Failure! What a heavy word! It sounds so final. I’m a failure, I’ll fail, I knew I’d fail. It takes me straight back to those school days when I dropped the ball in PE class or when I made a mess of that speech in front of my classmates and all the laughter and embarrassment that followed.
Failure, it’s a harsh word that cuts deep.
Yet we use it with ourselves all the time (often it’s that pesky unhelpful internal dialogue). “I’ll fail, why bother”, “Damn, I failed big time”, “They didn’t like that, I knew I’d fail”.
But if we step back and take a reality check, is what we label as failure really failure? On a scale of 1 – 10 (10 being catastrophic), it’s probably a 2 or maybe a 3. What we label as failure is really a bump in the road of your life.
5 Keys Ways to Live beyond Failure:
Learning to live beyond failure involves accepting that life doesn’t always work out how the way we want it to and that’s OK. These 5 key lessons helped me to learn the tricky art of living beyond failure.
- Look at the bigger picture. Just because you ‘failed’ at a task does not mean you are a ‘failure’. Putting it into perspective, it is only one task/event out of all the other successful things you’ve done in your life so far and are yet to do. So this time it didn’t work out… that just means it is a small bump on the road of your life’s journey. A bump that next week no one will think about and in a year’s time you won’t even remember.
- Appreciate your courage to act. To step up, to venture out of your comfort zone and to move from thinking to actually doing takes courage. The easy option is to sit on your hands and to watch others take risks trying something new. It takes courage to test your limits, to push your boundaries and to explore further. Not everyone has the courage to act so give yourself a moment of appreciation and recognition for your courage and action. The real failure is not having the courage to act. See what true courage and inspiration looks like here.
- Realize that failure is not fatal. Mistakes are part of life. We all stumble and fall at times. We all make mistakes, some small, some bigger. For most of us messing up is not fatal, we will wake up tomorrow and the sun will rise. The world will still be turning and what we call failure will only be a temporary side step in your path forward. Owning your vulnerability is a powerful act of leadership.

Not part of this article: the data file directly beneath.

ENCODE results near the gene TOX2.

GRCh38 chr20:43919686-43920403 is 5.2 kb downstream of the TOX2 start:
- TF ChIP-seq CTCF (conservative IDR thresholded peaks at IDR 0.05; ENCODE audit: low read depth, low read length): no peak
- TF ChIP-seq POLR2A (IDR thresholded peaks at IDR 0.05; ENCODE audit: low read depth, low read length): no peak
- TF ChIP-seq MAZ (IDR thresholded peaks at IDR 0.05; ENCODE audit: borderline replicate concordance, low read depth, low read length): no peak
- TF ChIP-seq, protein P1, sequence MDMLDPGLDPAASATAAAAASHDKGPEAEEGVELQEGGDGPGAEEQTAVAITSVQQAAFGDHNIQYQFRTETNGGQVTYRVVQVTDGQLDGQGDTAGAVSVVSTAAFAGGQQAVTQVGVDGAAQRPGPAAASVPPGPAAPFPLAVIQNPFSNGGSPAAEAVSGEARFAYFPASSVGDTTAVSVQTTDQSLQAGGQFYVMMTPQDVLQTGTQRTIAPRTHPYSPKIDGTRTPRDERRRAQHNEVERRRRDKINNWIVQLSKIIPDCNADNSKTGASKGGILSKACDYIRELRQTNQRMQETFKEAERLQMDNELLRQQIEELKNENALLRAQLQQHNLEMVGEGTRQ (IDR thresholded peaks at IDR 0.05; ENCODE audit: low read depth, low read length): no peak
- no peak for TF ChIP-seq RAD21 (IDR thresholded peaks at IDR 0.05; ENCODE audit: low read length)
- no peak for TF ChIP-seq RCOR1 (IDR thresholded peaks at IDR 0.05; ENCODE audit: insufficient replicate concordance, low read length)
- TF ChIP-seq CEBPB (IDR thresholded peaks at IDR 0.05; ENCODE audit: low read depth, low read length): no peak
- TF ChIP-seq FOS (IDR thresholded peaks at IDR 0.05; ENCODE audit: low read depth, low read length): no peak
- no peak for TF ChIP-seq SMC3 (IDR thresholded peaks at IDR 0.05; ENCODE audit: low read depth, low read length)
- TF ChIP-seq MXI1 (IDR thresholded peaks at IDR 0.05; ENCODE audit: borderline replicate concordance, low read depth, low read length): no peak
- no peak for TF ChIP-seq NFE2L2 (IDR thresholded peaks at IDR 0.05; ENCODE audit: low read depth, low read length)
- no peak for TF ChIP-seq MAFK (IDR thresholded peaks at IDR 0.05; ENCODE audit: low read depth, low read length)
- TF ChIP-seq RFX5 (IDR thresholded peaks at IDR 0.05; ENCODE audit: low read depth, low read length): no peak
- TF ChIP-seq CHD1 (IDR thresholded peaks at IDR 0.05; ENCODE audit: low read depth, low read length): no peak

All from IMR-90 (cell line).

- Learn to appreciate the lessons. Sure it didn’t work out and you might ‘fail’ again. Heck I’ll go out on a limb and say I’m positive you will ‘drop the ball’ at something in the future (I know I will). What really counts is taking the lessons from the experience to become wiser for it. There are always valuable lessons in the experience, they may be hard to see and appreciate at the time, but they will be there. By learning to appreciate the lesson, you have moved forward and are better equipped for your next challenge. By appreciating the lessons ‘failure’ is never failure, merely a small hiccup on your path of progress.
- Build Resiliency. If you go through life succeeding in everything you do, that’s great, you’re a star. But what happens when you don’t succeed? You tend to fall further. When things don’t go as you’d planned, you have the opportunity to tap into other resources, to adapt, to be creative, to reach out – all essential skills in your future successes. When you ‘fail’ you tap into your reserves of strength and you learn to get up again. This is where the extra 10% that separates you from the pack comes from.
By changing how you think about failure, from it being a catastrophe to a learning gift on your path to success, you will not only enjoy your progress more but you will also transform yourself into a person who moves ahead in leaps and bounds.
“It is not the critic who counts; not the man who points out how the strong man stumbles, or where the doer of deeds could have done them better. The credit belongs to the man who is actually in the arena, whose face is marred by dust and sweat and blood; who strives valiantly; who errs, who comes short again and again, because there is no effort without error and shortcoming; but who does actually strive to do the deeds; who knows great enthusiasms, the great devotions; who spends himself in a worthy cause; who at the best knows in the end the triumph of high achievement, and who at the worst, if he fails, at least fails while daring greatly, so that his place shall never be with those cold and timid souls who neither know victory nor defeat.” – Theodore Roosevelt
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